here we go again: Italy, a synecdoche for entire Mediterranean as soon as
food is on the table!
Indeed Shanghai is home to plenty of Italian expats. I was told, by an
Italian, of course, that the best Kung fu teacher in entire Shanghai is, in
fact, Italian! This argument was heavily supported with references, though
not so thoroughly as you would expect from Academic Zoo, see Tiger (2017)
and Panda (to be published in 2018).
Not to mention, I was once invited to one of those Shanghainese-Expatriate
pop-up restaurants downtown with no fixed location. On the menu was "Cucina
Triestina" (Trieste, or Trst in Slovenian, is an Italian town just minutes
from my home and their traditional dishes are a mix of Italian, Slovenian
and you guessed it - the Austrians - a quite complicated situation, as one
would expect of the Mediterranean). I had to pass that offer in disbelief -
too many references, perhaps?
I do admit though, expat food saved my day on many occasions and I would
recommend a food market & brunch restaurant (name escapes me) in French
Concession (a touch of Mediterranean again) with amazing imported food
going just a bit beyond Italian, offering even a Spanish version of
prosciutto! You can buy all the ingredients from the dishes that are served
there separately and there is also a noteworthy collection of designer
products on sale.
Enjoy your trip!
On Wed, May 24, 2017 at 11:46 PM, Ken Friedman <
> Dear Živa,
> Thank you for your reply. You've brought good issues forward. I must think!
> Heading off to Shanghai tomorrow — and I can tell you that I don't speak
> very well.
> The good news is that we have a touch of Mediterranean culture at the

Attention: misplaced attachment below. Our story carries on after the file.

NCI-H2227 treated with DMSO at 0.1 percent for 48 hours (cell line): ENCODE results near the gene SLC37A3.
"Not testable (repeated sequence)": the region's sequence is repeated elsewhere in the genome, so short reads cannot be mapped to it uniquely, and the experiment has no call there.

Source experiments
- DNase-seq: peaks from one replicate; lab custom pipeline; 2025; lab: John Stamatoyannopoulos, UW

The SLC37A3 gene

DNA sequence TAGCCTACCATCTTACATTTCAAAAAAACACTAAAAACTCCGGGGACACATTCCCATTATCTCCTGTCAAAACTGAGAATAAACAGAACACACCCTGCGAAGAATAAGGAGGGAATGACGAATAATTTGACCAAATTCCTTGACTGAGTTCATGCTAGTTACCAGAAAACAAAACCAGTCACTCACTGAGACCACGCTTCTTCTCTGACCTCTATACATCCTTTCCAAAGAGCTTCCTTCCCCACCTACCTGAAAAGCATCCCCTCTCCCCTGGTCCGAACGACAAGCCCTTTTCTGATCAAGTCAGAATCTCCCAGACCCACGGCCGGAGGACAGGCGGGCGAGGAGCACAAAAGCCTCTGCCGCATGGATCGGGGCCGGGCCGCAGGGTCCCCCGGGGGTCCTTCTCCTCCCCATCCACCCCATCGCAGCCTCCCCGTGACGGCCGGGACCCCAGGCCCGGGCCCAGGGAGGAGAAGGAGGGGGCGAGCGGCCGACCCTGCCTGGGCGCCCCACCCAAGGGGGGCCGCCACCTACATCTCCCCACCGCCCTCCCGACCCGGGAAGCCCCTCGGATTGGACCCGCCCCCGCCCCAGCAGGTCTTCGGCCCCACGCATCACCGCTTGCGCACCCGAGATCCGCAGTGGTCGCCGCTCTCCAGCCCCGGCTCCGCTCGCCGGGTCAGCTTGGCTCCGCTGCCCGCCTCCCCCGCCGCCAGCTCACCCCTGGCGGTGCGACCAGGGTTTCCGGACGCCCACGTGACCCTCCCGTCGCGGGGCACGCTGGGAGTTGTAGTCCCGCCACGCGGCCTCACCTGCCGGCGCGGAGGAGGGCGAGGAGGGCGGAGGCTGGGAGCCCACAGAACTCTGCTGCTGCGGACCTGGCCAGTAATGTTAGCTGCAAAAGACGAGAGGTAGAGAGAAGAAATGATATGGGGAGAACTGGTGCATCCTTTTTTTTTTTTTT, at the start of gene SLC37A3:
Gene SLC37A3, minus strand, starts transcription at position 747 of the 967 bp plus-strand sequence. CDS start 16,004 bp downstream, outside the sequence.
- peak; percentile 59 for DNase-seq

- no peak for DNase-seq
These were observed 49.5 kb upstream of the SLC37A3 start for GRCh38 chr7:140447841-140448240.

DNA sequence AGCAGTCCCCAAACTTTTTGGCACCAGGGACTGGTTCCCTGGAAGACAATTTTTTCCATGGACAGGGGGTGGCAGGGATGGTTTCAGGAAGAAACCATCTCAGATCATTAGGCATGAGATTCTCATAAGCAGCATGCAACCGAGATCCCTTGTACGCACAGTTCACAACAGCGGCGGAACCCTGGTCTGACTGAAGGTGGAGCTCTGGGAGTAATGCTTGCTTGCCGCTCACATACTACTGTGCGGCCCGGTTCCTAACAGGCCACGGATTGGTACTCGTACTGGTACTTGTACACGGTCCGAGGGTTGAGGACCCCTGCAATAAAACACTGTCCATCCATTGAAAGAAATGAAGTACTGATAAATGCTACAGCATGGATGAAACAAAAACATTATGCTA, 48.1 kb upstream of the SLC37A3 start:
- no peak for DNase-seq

> Tongji University College of Design and Innovation. One of our graduates
> launched a very successful restaurant, then another, and a few more. When
> we built our new building, Dean Lou Yongqi had a great idea — he asked the
> grad to build a location on campus with a break in prices for students and
> staff. That's what happened.
> The pizza is excellent — based on the Mediterranean pizza, thin crust,
> crispy and delightful. Despite the fact that I live in Europe, I can't get
> pizza that good here in Sweden. Some days, I don't even get to my office. I
> stop for an espresso on the way, then I use the WiFi to do my work, then it
> is time for lunch, then another coffee. People see me and stop in to talk,
> and by then, I have found that the day is over. So I eat dinner and then go
> back to my hotel.
> The café also caters our conferences. So if you visit us at D&I … you have
> more to look forward to than good conversation. The conversation will be
> good, and there will be more than conversation.
> > On May 24, 2017, at 11:03 PM, Ziva Ljubec <email@example.com> wrote:
> > Choice of language on the side, there are some other lost or loose points
> > in translations of my mind and I'm very glad Ken examines and challenges
> > every proposition thoroughly. As you say Ken: "Artists may make